One of the most gracious images of God in the book of the Prophet Isaiah is that of a vendor in a busy marketplace. I don’t know if you have ever been to the Victoria Market on a Saturday morning, but if you have you will know just how hectic and busy it is with vendors calling out their prices trying to entice customers to their stall and to buy from them not their neighbour who is crying out just as loudly. The difference in Isaiah’s passage is that his vendor is not selling but giving his wares away free of charge. Sometimes, however, when something is being given away free, we get suspicious and wonder what the catch is.
In fact there is a catch, because this vendor wants to wean us off a lifestyle that harms us, a self-focused lifestyle, challenging us to reconsider our priorities. He asks the question, ‘Why do you spend your money on junk food, on something that will not nourish you?’ We so easily get caught up in pursuits that fail to satisfy us because they tend to focus on us rather than engaging us in relationships. Our consumer culture demands that we buy more and more and fill our lives us with stuff, when what is far more satisfying are those things that money can’t buy, trust, loyalty, friendship, love.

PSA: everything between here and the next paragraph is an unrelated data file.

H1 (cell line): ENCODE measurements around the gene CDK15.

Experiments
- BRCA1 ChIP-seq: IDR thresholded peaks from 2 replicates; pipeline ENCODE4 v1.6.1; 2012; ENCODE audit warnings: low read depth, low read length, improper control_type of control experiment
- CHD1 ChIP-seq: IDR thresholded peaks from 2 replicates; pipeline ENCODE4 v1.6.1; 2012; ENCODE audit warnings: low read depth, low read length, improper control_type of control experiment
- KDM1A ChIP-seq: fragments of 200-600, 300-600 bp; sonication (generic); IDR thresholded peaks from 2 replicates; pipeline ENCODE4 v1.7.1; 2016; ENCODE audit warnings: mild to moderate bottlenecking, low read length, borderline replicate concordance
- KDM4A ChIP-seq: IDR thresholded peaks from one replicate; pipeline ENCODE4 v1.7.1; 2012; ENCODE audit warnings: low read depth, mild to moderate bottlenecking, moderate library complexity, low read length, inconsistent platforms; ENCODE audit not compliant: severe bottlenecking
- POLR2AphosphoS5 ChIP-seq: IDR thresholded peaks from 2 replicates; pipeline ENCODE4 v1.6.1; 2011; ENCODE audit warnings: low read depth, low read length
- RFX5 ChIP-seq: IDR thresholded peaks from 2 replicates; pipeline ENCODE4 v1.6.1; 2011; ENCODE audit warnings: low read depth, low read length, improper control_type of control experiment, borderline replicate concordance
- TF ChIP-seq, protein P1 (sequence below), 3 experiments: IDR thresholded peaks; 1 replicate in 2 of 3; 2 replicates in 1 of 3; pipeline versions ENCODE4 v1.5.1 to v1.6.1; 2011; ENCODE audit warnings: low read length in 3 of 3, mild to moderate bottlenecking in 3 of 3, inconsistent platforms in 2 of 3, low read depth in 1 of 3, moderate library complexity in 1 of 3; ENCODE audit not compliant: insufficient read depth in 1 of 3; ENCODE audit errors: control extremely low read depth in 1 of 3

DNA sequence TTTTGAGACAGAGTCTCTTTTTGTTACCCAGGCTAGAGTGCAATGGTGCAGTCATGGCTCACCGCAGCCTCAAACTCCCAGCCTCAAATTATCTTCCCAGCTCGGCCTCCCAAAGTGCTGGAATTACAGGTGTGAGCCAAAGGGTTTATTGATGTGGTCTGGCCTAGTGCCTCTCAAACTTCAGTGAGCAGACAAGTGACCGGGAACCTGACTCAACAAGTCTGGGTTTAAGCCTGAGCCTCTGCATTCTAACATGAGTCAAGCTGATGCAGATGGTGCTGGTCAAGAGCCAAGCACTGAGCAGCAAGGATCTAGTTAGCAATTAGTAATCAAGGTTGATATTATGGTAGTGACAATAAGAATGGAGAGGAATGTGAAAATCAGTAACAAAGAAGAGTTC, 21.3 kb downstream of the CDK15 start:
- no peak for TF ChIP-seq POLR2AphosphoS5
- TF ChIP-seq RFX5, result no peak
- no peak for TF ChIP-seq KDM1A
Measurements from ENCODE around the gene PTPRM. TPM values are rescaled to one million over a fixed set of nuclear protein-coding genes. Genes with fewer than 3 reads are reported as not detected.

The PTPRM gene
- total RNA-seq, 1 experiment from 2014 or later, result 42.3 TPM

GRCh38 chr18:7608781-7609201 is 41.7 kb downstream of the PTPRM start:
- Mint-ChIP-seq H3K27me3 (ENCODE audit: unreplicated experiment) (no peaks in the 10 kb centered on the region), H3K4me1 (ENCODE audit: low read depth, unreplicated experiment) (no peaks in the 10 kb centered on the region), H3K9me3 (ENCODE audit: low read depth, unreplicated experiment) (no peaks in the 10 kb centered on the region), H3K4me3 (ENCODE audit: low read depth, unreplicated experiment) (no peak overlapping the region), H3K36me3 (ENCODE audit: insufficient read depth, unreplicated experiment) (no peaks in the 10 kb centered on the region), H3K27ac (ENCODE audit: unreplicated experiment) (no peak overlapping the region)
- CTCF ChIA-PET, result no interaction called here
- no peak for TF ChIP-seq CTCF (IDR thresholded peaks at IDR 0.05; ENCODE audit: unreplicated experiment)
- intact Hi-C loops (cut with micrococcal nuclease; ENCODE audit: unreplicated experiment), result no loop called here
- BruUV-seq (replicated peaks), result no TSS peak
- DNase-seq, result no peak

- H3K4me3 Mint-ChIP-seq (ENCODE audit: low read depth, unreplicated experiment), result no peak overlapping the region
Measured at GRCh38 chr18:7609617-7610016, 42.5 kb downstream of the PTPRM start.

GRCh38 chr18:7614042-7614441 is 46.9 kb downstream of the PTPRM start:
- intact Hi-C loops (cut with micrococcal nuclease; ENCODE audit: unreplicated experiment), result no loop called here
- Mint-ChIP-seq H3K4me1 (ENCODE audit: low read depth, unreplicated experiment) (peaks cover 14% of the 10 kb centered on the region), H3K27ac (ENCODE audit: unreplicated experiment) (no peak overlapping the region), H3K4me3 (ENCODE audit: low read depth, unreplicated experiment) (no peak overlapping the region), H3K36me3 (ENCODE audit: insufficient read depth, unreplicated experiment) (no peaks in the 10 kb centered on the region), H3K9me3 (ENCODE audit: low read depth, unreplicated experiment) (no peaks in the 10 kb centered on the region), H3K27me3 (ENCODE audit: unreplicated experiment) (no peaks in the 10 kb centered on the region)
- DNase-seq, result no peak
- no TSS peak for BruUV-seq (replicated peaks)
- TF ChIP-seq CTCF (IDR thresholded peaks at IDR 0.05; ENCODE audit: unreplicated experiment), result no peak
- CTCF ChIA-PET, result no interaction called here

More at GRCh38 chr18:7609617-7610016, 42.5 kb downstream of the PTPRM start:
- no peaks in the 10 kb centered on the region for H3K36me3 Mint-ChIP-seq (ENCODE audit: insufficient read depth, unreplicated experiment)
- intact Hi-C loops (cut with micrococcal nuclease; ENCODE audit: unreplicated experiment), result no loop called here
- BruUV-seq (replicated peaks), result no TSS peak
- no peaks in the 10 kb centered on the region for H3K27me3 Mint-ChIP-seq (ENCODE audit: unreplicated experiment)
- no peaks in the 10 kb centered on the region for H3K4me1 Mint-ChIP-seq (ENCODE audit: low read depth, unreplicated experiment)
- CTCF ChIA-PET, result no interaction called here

This morning I turned on the TV as I had my breakfast and watched the SBS News. It was all in Italian so I couldn’t understand a lot of it, but the pictures spoke volumes. There were elderly people trying to leave Ukraine in obvious distress, carrying one or two plastic bags, the few possessions they could carry, including food. It seems that everything they had worked for over the years had been destroyed, but some at least had family members around, caring for them, and that was the most powerful sign of hope – they had each other. Others however had lost even that, and their tears conveyed the deep sadness and grief that this war has caused.
While events like these are always tragic, sometimes some good can come out of them forcing us to review our priorities and make changes to what and who we put our energies and resources into. The passage we read this Sunday from Isaiah was originally addressed to a people taken forcibly through war into captivity by their neighbouring country. For them life was hard and uncertain. Isaiah invites his people to foster those practices and habits of faith that will hold them in times of uncertainty, and not get sucked into the vortex of despair on the one hand or filling our lives with empty material possessions on the other. The season of Lent has always been an opportunity for us to reassess our priorities and focus again on what truly sustains us.
Seek the Lord while he may be found, call upon him while he is near; let the wicked forsake their way, and the unrighteous their thoughts; let them return to the Lord, that he may have mercy on them, and to our God, for he will abundantly pardon.